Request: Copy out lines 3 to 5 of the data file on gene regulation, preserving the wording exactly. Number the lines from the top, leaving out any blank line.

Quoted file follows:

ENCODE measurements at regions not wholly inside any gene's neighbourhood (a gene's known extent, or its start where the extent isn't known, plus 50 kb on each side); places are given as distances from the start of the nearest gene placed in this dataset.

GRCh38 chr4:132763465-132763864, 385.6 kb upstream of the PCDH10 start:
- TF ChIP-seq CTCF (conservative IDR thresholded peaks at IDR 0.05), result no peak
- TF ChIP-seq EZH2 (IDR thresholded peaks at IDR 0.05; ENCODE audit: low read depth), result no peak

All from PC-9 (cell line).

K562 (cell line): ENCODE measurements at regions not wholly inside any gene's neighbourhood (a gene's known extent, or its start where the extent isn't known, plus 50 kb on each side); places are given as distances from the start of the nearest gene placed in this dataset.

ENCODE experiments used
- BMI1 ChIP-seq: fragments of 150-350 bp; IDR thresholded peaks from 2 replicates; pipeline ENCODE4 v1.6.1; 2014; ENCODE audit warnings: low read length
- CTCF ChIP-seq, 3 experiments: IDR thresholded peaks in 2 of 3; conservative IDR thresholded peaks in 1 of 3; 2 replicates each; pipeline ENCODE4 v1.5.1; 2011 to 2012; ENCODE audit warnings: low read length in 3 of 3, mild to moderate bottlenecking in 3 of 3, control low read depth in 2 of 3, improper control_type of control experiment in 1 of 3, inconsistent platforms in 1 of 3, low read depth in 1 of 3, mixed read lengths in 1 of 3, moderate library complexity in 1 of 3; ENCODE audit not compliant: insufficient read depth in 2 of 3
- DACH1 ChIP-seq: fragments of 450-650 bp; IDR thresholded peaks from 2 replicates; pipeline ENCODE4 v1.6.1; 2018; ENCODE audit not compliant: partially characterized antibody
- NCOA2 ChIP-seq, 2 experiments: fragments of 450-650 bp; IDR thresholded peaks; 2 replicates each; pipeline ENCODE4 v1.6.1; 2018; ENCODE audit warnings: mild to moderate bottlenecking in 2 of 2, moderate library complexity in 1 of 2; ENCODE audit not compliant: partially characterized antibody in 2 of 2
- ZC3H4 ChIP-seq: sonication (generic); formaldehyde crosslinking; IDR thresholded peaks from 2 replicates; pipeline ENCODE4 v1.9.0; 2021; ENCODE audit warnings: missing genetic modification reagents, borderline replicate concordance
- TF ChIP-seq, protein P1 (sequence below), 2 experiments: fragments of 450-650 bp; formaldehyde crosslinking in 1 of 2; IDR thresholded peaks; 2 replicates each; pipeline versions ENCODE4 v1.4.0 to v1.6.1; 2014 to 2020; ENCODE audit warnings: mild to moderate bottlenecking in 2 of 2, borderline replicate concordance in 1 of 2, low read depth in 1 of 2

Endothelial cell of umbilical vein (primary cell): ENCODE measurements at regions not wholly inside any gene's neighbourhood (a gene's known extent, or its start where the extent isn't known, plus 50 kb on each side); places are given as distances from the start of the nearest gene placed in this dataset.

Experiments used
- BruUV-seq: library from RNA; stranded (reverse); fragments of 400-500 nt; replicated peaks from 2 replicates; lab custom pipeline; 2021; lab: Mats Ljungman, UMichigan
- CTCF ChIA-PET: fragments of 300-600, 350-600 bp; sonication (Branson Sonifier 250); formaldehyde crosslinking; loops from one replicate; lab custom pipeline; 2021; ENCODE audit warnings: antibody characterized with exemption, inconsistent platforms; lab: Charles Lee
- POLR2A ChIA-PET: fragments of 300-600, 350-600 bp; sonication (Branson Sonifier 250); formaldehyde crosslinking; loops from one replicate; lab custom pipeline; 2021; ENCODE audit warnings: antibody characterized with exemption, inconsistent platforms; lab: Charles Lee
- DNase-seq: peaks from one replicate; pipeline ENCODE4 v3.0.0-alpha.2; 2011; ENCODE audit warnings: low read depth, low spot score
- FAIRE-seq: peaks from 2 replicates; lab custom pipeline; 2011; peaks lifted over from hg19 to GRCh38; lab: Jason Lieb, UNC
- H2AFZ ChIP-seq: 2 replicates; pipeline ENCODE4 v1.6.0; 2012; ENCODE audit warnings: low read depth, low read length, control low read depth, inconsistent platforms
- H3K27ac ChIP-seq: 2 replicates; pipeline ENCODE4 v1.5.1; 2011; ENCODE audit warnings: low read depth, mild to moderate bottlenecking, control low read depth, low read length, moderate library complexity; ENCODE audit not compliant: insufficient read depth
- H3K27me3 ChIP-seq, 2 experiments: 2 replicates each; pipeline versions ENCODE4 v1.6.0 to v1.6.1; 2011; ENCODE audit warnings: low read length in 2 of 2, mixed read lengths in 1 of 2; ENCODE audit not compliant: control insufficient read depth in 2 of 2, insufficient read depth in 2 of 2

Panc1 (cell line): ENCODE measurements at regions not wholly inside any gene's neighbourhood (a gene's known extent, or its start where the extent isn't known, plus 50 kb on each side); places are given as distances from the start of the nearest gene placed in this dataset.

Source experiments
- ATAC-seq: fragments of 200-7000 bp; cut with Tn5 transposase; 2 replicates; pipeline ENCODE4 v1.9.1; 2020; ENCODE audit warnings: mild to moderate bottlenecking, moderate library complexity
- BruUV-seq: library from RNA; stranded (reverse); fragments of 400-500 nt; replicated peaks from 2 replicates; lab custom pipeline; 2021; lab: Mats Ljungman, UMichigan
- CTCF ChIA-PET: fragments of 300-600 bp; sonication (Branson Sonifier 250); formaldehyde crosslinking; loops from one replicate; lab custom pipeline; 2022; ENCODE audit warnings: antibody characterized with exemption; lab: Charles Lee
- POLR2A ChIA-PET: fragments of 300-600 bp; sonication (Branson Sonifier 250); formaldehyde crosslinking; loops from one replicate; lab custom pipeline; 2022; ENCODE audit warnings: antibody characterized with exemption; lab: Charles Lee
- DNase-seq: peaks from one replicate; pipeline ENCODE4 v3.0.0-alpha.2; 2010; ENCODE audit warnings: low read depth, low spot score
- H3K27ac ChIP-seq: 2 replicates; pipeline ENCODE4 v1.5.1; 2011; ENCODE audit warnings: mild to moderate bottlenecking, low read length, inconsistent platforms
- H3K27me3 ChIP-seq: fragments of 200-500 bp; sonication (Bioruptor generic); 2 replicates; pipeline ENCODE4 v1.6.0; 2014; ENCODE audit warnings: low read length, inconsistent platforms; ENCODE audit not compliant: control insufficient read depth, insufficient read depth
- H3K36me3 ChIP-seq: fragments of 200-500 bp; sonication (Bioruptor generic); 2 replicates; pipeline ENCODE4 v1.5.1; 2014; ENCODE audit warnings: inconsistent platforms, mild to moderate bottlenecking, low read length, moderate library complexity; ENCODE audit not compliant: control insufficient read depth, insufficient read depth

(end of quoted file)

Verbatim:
- TF ChIP-seq CTCF (conservative IDR thresholded peaks at IDR 0.05), result no peak
- TF ChIP-seq EZH2 (IDR thresholded peaks at IDR 0.05; ENCODE audit: low read depth), result no peak

All from PC-9 (cell line).